Dickimaw Books is a publishing imprint set up in 2012 by Dr Nicola L. C. Talbot for her LaTeX textbooks, crime fiction and children's illustrated fiction. Dickimaw Books is based in Saxlingham Nethergate. The books are printed and distributed by Lightning Source, see their Environmental Responsible Forestry page to find out about their chain of custody (CoC) certifications.
I realise that some people who are only interested in fiction can be a little daunted by the (La)TeX information on this site, so I've created a public Facebook Page that just has literary, events and local information on it. I also have a Goodreads Author Profile.
- Added glossaries-extra.sty ‘alias’ example to the gallery.
- Update: glossaries-extra v1.13 released. (Urgent bug fix.)
- Experimental new application bib2gls ready for testing.
- Update: glossaries-extra v1.12 released.
Update: glossaries-extra v1.11 released.
- Update: glossaries v4.28 released.
- Dickimaw Books Store back online.
- Update: glossaries-extra v1.10 released.
Update: glossaries-extra v1.09 released.
- Update: glossaries-extra v1.08 released.
- Update: tracklang v1.3.3 released.
- Added Why don't commands like \gls and \glslink use implicit grouping? to the glossaries FAQ.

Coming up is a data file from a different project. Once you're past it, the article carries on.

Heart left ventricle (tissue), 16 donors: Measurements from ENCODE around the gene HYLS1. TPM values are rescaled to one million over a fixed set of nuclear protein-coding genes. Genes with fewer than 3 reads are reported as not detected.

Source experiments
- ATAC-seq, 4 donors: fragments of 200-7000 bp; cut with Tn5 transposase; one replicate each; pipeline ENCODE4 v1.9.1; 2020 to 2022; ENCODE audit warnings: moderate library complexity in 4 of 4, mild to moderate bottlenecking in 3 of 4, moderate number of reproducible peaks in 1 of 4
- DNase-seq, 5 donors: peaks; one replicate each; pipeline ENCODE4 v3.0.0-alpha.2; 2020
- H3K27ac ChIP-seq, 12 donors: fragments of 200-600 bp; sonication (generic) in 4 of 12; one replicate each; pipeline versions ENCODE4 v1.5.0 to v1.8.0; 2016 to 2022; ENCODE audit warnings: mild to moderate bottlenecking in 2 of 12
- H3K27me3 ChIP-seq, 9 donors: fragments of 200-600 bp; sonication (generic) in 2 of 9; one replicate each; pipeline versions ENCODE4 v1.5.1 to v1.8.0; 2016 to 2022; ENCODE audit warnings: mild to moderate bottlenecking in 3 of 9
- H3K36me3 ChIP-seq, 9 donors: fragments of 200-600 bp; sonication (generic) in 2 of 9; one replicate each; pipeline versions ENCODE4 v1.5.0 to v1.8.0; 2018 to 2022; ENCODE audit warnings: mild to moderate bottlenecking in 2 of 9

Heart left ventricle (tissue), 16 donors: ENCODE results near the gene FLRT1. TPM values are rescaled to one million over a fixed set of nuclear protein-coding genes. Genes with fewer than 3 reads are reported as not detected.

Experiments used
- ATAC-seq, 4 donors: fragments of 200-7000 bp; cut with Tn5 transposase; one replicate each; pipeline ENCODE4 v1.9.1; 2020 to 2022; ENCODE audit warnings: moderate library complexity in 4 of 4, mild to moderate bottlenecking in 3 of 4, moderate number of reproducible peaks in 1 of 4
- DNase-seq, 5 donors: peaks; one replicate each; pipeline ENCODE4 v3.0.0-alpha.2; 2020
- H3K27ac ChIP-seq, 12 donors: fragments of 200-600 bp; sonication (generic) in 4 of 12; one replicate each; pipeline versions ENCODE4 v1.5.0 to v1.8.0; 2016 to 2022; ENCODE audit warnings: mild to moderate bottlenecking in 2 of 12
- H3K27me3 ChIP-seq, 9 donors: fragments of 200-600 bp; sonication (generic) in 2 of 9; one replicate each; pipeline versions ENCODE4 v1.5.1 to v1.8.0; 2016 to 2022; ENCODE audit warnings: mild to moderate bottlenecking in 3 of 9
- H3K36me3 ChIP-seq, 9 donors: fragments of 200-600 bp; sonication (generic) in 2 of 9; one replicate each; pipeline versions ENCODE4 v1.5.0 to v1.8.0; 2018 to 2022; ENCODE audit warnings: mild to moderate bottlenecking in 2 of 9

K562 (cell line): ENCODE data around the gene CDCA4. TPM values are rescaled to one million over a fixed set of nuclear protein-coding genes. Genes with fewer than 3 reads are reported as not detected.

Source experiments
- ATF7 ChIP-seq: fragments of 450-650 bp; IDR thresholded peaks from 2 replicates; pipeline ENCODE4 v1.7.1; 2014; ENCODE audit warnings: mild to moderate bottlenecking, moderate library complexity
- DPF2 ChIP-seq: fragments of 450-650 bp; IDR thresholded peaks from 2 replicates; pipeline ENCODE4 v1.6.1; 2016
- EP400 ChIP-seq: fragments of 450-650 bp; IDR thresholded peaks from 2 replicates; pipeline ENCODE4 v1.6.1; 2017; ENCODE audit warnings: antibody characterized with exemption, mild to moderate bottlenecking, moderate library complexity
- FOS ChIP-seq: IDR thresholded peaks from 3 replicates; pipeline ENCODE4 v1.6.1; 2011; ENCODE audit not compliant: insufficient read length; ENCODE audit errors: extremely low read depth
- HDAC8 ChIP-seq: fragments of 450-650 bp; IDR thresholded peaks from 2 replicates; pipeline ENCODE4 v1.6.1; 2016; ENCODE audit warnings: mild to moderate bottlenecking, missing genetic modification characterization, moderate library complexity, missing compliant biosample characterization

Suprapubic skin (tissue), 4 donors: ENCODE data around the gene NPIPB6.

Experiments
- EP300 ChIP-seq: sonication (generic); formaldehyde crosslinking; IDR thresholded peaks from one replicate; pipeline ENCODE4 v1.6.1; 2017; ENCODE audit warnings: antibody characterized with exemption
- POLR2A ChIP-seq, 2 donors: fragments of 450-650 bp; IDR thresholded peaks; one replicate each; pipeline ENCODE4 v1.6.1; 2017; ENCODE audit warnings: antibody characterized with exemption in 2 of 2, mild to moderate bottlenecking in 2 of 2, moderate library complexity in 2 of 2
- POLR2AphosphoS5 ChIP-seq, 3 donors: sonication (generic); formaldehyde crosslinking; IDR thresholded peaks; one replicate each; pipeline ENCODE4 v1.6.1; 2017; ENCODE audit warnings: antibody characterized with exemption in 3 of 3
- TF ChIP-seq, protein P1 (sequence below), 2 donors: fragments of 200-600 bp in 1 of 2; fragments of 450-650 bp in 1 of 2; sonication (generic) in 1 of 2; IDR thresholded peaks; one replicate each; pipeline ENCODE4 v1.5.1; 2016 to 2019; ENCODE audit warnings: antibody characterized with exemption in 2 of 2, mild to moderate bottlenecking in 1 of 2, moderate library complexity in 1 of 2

- Added abbreviations with footnotes example to the gallery.
- New package testidx released.
Added alttree example to the gallery.
- Update: tracklang v1.3.2 released.
- Update: tracklang v1.3.1 released. (Added missing files to tracklang.tds.zip.)
- Update: tracklang v1.3 released.
I often get asked where does the name "Dickimaw" come from, so I thought I'd add a note about it here. I moved to Norfolk in the mid 1990s, but although I wasn't bred and born here I can claim to have a few drops (albeit very diluted) of Norfolk blood as my maternal grandfather's maternal grandfather was a Yarmouth man. Anyway, I have become very fond of the place and joined the Friends of Norfolk Dialect. I wanted to choose a name that was somehow inspired by Norfolk. There are lots of Canary this and Wherry that around, so instead I thought about the Norfolk expression "Heh yar fa’r got a dickey, bor?" and decided to merge the last two words, but an Internet search showed up quite a few hits for that, so I changed the masculine "bor" to the feminine "maw". Hence Dickimaw. Dew yew keep a' troshin!
Last modified: 2017-02-06.
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